Lawyer Musomba says he is currently exploring ways of forcing the government to pay up, including petitioning the chief justice to repeal sections of the Government Proceedings Act, so that courts would be empowered to require the government to pay claimants.
“We are pursuing different avenues to see that justice is finally done for the victims of these heinous acts,” he said.
As part of the same joint action, victims are pushing for the removal of the current acting permanent secretary at the interior ministry, Mutea Iringo, on the grounds that he has failed to comply with court orders of damages.
The case is due to be heard in November this year, but Musomba is not optimistic.
“This petition will be a breakthrough if it succeeds,” Musomba said. “But experience shows the government always has impunity when it comes to compensation. When enforcing a judgment against the government, most of the time you run into walls.”
The Nairobi-based human rights lawyer, Paul Muite, agrees that suing the permanent secretary is a path worth pursuing, although he warns it will be a long and difficult process.
“There are no two ways about it. The permanent secretary, as the accounting officer, in the [interior] ministry ought to take responsibility for this long delay. He should have respected the court’s decision,” says Muite.
IWPR contacted Iringo, but he declined to comment on these issues by phone, and did not respond to emails on the subject.
Kenya’s chief justice, Willy Mutunga, has warned that permanent secretaries and other government accounting officers who fail to comply with court orders could face prosecution..
“The courts can jail the permanent secretary until the money is paid, but this is a long route. A much easier option would be to talk directly to the attorney general, and inform him of the specific court decrees that have not been complied with and he will deal with them and also shame the people who are defying court orders,” said Mutunga.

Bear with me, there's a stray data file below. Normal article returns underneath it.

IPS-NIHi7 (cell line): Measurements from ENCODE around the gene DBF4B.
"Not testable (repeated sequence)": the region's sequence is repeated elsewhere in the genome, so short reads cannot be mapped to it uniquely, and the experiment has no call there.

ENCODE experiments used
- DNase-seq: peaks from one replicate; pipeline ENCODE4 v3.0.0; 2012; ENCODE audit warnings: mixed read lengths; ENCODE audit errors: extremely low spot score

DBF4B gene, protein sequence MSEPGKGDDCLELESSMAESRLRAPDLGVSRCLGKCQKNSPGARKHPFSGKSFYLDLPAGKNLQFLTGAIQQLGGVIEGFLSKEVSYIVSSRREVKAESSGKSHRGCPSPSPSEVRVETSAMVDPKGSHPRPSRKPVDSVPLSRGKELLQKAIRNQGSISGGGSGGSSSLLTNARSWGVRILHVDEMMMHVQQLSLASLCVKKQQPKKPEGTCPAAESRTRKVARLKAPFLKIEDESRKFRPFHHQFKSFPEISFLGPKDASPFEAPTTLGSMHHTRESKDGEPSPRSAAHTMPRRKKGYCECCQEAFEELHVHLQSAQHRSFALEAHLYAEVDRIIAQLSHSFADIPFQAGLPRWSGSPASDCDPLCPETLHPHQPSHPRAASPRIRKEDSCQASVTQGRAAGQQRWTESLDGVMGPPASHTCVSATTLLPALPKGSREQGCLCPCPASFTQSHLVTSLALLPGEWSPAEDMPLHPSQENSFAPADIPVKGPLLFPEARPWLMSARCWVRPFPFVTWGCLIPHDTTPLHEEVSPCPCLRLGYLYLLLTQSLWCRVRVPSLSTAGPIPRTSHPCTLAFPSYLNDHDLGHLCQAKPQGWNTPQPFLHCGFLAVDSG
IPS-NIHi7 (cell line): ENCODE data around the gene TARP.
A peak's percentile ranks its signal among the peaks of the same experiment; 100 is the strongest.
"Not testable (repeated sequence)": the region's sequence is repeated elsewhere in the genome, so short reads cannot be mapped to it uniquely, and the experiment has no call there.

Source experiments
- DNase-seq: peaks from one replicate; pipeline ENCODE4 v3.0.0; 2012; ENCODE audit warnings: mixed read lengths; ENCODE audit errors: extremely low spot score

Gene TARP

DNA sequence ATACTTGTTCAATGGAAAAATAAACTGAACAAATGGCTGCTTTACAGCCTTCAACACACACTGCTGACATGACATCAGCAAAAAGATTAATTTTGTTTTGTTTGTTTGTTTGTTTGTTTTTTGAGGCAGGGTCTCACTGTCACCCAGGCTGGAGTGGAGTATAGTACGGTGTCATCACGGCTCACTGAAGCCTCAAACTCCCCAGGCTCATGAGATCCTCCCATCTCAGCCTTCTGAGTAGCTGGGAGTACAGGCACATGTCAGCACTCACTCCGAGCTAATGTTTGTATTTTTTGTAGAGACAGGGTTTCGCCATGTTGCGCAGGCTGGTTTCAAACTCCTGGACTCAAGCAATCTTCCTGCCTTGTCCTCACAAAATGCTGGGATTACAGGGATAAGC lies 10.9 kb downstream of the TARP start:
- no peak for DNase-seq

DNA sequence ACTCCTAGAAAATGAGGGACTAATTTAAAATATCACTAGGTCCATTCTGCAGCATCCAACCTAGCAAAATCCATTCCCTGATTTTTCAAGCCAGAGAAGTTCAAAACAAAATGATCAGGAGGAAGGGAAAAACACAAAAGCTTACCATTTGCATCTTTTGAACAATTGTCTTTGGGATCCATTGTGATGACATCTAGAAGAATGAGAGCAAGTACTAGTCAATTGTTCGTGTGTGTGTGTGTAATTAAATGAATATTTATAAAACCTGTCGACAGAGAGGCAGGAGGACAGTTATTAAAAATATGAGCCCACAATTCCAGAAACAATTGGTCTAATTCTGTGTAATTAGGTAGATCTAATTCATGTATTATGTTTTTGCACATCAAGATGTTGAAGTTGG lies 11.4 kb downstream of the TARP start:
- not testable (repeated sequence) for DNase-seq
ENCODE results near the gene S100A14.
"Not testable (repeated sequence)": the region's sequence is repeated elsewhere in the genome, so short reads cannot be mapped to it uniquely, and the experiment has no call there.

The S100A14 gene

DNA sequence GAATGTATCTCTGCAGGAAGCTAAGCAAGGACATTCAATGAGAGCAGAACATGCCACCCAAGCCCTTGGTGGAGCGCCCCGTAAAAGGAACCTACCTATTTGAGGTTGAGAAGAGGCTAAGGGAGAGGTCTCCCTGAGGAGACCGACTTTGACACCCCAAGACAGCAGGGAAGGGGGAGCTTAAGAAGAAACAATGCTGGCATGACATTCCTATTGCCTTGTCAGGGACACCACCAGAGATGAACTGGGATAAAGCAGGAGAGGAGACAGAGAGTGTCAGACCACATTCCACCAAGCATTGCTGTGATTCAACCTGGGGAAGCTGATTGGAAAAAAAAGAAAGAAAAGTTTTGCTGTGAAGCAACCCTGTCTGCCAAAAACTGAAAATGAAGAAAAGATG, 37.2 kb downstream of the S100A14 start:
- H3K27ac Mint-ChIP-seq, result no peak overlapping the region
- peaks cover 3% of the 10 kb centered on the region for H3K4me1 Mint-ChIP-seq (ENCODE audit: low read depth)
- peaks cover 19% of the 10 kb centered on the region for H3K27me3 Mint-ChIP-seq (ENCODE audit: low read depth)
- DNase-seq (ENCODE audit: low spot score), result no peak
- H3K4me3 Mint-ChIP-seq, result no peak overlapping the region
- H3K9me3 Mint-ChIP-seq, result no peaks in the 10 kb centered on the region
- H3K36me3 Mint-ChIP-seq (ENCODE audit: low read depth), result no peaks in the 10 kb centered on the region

Mutunga defended the attorney general from claims that he has been reluctant to order government departments to pay up.
“I know Githu Muigai is doing all he can to make sure the government pays claims that are legitimate, because we know there are others that are not legitimate, so he is challenging them in court,” he said.
Musomba said he was unaware that the attorney general was contesting any of the compensation cases he was handling.
He said he had tried to contact the attorney general’s office on numerous occasions, without success.
“It would be nice to get an audience with the attorney general or the chief justice, but that is like trying to reach the president of this country. It is not that simple, and time is moving fast,” Musomba said.
IWPR was, however, able to speak to the attorney general, and asked him about progress on the compensation awards.
Muigai would not be drawn on specific cases, but told IWPR that all victims would receive justice.
“The government of Kenya remains committed that there should be justice for the victims of the crimes that were committed in this country,” he said.
Another avenue open to the claimants could be to send the cases to the National Council for the Administration of Justice, a body that oversees judicial processes in Kenya. The council is chaired by Chief Justice Mutunga and includes the attorney general and the justice minister.
Mutunga said he was willing to facilitate the process.
“If I get the names of all the victims in a formal petition, I can take these cases to the National Council for the Administration of Justice and ask the attorney general, the director of public prosecutions and the justice minister to help in fast-tracking the payments,” Chief Justice Mutunga said.
Former legislator and now human rights activist Njeru Kathangu says that the damage awards are symptomatic of the of bureaucratic obstructions that deter Kenyans from taking legal action against their government.
He pointed to Kenya’s poor track record in this area, including cases where victims of abuses committed when former president Daniel Arap Moi was in power in the 1980s and 1990s have yet to receive damages awarded in court rulings.
“It is no mean task suing the state. You need patience, resilience and a lot of money. Some victims have died waiting to be paid,” he said.
Emmanuel Igunza is an IWPR-trained reporter in Nairobi.